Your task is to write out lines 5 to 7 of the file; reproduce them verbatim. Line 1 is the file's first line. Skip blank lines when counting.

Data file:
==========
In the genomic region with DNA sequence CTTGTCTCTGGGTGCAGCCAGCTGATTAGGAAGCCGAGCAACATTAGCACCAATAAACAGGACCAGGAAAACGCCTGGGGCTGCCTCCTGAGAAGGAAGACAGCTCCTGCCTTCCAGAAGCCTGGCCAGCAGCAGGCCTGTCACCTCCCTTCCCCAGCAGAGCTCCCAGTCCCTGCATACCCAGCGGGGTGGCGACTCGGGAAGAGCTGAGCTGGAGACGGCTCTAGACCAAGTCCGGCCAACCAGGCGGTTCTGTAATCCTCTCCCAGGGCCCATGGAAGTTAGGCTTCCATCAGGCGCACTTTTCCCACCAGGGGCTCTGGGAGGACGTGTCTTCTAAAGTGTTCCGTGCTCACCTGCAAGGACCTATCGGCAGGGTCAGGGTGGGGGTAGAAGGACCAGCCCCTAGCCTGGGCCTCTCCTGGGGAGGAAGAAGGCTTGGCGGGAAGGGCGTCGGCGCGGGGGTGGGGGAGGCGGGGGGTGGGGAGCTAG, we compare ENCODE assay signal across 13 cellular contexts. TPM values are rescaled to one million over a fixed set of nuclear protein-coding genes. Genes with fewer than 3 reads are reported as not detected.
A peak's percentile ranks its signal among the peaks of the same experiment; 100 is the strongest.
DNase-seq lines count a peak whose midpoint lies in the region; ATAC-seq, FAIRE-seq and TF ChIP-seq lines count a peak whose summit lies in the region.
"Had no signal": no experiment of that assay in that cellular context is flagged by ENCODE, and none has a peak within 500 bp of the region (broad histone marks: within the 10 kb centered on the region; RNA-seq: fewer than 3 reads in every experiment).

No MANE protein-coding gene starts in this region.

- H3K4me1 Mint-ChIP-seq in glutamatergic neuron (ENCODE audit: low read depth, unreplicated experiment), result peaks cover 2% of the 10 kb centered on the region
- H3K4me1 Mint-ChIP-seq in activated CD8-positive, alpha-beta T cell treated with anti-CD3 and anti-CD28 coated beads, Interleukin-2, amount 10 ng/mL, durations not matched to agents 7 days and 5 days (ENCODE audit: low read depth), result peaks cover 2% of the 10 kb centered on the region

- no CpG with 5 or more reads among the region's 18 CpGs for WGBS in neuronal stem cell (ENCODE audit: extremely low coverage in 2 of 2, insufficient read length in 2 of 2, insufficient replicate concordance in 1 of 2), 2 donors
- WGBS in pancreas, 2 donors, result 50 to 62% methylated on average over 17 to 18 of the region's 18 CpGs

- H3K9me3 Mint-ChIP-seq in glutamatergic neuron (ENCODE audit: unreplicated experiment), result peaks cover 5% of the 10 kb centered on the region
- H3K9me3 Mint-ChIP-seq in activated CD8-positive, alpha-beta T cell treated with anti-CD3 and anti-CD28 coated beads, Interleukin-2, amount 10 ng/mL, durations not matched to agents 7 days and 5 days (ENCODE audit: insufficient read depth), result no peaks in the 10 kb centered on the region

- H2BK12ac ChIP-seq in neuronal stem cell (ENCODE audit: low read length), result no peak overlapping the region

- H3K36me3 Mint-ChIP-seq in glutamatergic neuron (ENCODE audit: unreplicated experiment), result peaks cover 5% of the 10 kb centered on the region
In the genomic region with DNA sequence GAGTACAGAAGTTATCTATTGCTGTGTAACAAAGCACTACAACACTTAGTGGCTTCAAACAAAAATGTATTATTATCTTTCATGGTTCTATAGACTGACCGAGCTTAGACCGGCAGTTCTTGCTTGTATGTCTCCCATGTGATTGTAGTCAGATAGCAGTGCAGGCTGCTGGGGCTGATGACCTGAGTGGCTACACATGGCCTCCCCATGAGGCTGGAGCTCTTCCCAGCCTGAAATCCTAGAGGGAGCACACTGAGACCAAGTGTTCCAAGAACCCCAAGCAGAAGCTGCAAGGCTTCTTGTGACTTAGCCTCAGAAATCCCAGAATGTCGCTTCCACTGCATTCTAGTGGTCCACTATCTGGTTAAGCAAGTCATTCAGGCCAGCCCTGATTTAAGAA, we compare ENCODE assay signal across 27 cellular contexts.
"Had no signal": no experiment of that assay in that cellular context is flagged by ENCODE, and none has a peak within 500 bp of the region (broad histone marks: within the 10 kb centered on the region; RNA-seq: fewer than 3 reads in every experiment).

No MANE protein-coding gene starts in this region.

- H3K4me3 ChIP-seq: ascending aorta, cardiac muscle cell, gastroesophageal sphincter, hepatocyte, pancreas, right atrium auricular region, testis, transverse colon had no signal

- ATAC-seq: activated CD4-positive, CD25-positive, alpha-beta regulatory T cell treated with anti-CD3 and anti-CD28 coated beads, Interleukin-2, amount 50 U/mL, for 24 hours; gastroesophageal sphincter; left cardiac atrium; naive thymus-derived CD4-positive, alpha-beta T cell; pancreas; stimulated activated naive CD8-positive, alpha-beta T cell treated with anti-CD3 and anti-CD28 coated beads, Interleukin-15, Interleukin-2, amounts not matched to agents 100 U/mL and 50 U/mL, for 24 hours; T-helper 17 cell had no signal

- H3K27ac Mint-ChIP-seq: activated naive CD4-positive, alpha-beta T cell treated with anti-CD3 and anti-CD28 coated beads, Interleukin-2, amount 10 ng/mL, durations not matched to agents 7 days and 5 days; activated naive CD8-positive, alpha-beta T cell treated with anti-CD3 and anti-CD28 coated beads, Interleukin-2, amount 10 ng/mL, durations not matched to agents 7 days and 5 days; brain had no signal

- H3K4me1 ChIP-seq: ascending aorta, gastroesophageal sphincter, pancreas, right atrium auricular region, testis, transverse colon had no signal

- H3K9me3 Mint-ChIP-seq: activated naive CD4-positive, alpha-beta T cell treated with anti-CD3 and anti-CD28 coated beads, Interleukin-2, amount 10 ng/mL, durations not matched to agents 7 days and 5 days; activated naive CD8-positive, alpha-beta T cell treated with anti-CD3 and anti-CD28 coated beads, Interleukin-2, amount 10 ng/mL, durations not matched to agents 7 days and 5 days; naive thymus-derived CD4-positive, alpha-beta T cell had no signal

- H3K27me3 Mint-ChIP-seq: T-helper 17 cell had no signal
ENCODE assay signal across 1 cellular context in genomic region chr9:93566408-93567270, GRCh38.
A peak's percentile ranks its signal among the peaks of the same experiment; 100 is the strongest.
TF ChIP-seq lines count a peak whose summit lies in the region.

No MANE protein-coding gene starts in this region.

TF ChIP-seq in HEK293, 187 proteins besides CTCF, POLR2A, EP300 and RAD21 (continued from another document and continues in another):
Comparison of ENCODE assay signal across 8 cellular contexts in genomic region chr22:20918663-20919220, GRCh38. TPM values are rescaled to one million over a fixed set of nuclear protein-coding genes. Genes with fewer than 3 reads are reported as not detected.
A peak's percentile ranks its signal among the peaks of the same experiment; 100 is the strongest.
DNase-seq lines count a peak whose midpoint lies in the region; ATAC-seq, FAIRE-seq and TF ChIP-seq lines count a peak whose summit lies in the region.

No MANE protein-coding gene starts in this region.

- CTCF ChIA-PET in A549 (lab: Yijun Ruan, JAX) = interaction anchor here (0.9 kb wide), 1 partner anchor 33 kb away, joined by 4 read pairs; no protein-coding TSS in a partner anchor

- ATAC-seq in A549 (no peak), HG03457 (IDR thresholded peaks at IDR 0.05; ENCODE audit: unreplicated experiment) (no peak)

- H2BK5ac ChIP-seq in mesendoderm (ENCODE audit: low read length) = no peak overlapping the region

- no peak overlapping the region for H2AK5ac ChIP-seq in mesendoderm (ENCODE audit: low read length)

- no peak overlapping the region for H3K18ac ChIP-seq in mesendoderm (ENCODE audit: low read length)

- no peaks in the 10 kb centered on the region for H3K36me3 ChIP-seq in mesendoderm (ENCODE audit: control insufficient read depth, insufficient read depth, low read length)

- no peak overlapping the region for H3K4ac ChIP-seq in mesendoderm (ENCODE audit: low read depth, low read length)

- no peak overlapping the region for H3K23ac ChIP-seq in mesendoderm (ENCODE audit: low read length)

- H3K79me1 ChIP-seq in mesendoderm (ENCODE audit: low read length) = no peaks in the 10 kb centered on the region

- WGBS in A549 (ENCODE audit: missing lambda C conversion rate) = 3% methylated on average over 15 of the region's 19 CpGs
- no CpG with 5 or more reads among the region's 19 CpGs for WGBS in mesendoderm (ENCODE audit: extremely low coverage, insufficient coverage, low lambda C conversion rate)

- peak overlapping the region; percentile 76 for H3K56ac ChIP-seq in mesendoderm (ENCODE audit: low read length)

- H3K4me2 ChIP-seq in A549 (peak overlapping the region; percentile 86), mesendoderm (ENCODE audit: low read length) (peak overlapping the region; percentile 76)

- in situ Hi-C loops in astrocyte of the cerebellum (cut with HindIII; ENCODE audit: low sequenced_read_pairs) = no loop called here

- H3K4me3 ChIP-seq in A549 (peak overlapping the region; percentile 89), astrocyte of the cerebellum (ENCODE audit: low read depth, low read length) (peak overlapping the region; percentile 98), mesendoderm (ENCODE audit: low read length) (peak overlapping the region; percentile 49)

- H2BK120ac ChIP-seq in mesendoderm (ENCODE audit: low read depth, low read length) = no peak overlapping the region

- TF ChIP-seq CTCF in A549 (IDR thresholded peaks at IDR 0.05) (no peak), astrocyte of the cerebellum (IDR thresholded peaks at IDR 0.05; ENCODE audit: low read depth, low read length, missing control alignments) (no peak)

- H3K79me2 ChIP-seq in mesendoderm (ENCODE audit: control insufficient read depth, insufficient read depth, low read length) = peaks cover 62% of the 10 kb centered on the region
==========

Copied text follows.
No MANE protein-coding gene starts in this region.

- H3K4me1 Mint-ChIP-seq in glutamatergic neuron (ENCODE audit: low read depth, unreplicated experiment), result peaks cover 2% of the 10 kb centered on the region
- H3K4me1 Mint-ChIP-seq in activated CD8-positive, alpha-beta T cell treated with anti-CD3 and anti-CD28 coated beads, Interleukin-2, amount 10 ng/mL, durations not matched to agents 7 days and 5 days (ENCODE audit: low read depth), result peaks cover 2% of the 10 kb centered on the region